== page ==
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Understanding Mini DV Camcorders

Heads up!

Welcome to this article from the Crutchfield archives. Have fun reading it, but be aware that the information may be outdated and links may be broken.

Trying to decide what camcorder format is right for you? In this article, we'll take a closer look at today's tape-based digital camcorders: Mini DV. You can also get the scoop on digital camcorders in general in this article on finding the right camcorder.

Mini DV camcorders

Mini DV Camcorder Mini DV camcorders are lightweight and portable. (Sony DCR-HC52 shown above)

Mini DV camcorders record video to small Mini DV tapes which are reasonably inexpensive, reusable, and widely available. The resulting compact size and portability of these cams makes them excellent travel companions.

Camcorder media Mini DV tapes are widely available and very small, making them easy to find and carry when traveling.

But their popularity stems from more than easy-to-find, compact media. Although they vary by manufacturer and model, these camcorders come with a wide variety of features, extras, and prices. For example, features such as low-light settings, digital photo modes and image stabilization are increasingly common on most Mini DV camcorders. Higher-end models may offer advantages such as specialized red, green, and blue imaging sensors (for a cleaner, more accurate picture), a video light (for low-light shooting) or the ability to record high-definition video. And these days, Mini DV cams aren't just for upper-end enthusiasts; they're available (with slightly fewer features) for amazingly affordable prices. Basically, there are Mini DV models for novices who simply want easy filming and for experts who need a cam that'll do it all.

One of the most important advantages to Mini DV, though, is its capacity for detailed, precise editing. Unlike the footage from DVD, hard drive, flash memory, and memory card camcorders, Mini DV video permits frame by frame edits. So if you plan on lots of editing, and you want your fades and cuts to be pinpoint accurate, Mini DV makes a lot of sense.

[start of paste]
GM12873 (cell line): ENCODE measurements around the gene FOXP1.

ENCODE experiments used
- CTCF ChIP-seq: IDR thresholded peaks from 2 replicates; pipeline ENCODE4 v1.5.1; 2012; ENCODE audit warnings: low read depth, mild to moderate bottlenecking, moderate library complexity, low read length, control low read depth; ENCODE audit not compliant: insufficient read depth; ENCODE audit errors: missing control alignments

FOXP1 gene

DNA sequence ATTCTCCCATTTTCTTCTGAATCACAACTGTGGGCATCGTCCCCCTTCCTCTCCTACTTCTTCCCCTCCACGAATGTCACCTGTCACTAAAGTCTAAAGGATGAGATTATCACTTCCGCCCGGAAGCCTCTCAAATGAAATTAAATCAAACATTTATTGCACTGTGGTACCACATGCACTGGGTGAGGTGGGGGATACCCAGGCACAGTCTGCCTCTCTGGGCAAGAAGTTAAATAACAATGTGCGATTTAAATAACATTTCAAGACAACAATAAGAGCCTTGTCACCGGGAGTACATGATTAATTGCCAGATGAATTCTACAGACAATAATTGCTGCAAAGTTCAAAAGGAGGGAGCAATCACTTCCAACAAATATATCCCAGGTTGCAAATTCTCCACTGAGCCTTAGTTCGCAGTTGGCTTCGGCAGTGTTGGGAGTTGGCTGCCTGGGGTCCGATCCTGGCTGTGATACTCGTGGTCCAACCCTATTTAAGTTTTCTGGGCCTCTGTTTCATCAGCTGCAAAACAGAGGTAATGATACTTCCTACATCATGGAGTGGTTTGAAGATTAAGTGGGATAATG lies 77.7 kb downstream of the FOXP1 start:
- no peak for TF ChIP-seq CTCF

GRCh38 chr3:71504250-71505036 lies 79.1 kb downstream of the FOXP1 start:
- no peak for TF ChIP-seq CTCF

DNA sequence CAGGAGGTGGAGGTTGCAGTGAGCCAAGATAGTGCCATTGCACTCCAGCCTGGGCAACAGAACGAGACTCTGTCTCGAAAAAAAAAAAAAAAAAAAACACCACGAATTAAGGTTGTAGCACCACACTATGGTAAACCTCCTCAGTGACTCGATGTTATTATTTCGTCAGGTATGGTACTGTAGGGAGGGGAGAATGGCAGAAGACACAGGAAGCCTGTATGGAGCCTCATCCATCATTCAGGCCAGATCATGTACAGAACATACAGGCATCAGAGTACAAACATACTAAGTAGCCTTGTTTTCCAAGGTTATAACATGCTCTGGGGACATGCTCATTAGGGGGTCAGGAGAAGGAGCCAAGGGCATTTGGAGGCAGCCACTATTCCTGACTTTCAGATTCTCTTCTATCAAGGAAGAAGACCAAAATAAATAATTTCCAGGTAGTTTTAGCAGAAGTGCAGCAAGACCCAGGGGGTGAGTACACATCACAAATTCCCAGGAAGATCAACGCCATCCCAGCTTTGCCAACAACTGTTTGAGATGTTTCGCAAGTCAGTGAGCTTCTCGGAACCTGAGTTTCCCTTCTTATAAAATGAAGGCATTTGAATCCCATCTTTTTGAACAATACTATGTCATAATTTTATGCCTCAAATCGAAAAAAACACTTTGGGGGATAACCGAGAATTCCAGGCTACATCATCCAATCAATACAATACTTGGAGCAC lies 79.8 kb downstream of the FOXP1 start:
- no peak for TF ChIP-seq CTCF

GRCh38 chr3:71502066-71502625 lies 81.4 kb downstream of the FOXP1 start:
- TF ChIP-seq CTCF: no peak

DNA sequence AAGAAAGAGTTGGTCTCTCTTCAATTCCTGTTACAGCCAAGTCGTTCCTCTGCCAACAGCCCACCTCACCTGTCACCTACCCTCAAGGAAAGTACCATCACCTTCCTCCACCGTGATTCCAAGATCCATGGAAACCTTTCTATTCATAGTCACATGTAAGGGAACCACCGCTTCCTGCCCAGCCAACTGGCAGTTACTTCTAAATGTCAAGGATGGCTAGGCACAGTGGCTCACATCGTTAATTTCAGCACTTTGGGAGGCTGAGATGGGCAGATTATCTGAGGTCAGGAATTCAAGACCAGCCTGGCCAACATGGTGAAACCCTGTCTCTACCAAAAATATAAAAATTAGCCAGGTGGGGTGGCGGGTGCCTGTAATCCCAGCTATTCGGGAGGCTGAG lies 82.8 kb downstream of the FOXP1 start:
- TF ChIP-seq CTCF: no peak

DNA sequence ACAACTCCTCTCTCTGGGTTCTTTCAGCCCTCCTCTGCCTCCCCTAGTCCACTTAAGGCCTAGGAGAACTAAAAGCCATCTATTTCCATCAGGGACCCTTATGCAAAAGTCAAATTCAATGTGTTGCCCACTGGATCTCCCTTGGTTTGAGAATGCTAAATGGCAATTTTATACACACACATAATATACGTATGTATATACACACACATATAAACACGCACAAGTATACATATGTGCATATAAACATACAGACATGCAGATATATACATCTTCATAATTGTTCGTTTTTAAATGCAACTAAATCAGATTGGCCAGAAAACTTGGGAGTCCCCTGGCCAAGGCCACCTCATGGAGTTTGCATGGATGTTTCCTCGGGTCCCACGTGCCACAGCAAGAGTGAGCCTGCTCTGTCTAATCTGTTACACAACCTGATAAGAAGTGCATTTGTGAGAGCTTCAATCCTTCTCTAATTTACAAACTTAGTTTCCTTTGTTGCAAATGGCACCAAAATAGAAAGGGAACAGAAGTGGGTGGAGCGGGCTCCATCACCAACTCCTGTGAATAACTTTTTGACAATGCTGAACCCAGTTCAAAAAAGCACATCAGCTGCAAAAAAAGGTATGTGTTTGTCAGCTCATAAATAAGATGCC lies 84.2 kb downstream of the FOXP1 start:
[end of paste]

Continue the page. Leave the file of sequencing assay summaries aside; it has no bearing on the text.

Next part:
Watching your Mini DV movies

Mini DV camcorders connect to a TV or home theater system via audio/video jacks. These A/V outputs range from basic composite video to high-def-capable HDMI. The better your video quality and your TV, the more you'll benefit from using better-quality connections. (See our article on audio and video connections to compare different kinds of video connections.)

To transfer full-motion video to your computer, all Mini DV camcorders use an i.LINK™ digital A/V jack (also called "IEEE 1394" or "Firewire"). Since detailed video files are large, you'll want to make sure you have ample memory space to store these files. We actually recommend using an external hard drive to keep a backup copy of your footage, as it saves space on your PC, and means that a lost or damaged tape doesn't mean priceless family memories are gone forever. Every five minutes of footage will use approximately one gigabyte of memory. For more information, see our article on watching, sharing, and editing your home movies.

Photos and MPEG or M-JPEG movie clips are typically stored to optional flash memory. These files are usually transferred to a computer by a USB connection. High-speed USB is recommended for quicker transfer times, but not required in most cases. (Be sure to check your camcorder and PC for compatibility first.)

High-definition Mini DV camcorders

High-def Mini DV Cam With the popularity of high-definition TVs, HD camcorders can be a great way to record detailed home videos. (Canon HV40 shown above)

Mini DV camcorders were the first consumer camcorder format to deliver high-def recordings. HD Mini DV camcorders capture video to Mini DV tapes in widescreen 1080i resolution, which is the same resolution used for most high-def programs on TV today. Many of these camcorders also offer a standard-definition mode with a more traditional squarish 4:3 aspect ratio, so you'll be able to choose whichever resolution best suits your needs.

To let you take full advantage of your high-def video recordings, HD camcorders offer either component video or full-sized HDMI outputs. (They also offer other analog outputs for older TVs.) With a high-quality connection to your TV, your home movies will look crisp and detailed — almost professional. When it comes to editing or storage, you can transfer your video to a computer through an i.LINK digital A/V jack. If you plan to do a lot of editing, make sure that you'll have software that can handle high-definition video (not every camcorder comes with full editing software). Again, for more info, check out our article on watching, sharing, and editing your home movies. And for storage purposes, do keep in mind that HD footage is more detailed than standard footage, which means it will take up even more memory.

In short, Mini DV camcorders and high-definition Mini DV camcorders make sense if you:

  • want a small, portable camcorder
  • want to record to easy-to-find tapes
  • need an affordable camcorder
  • want a wide range of features
  • plan on doing precise, frame-by-frame edits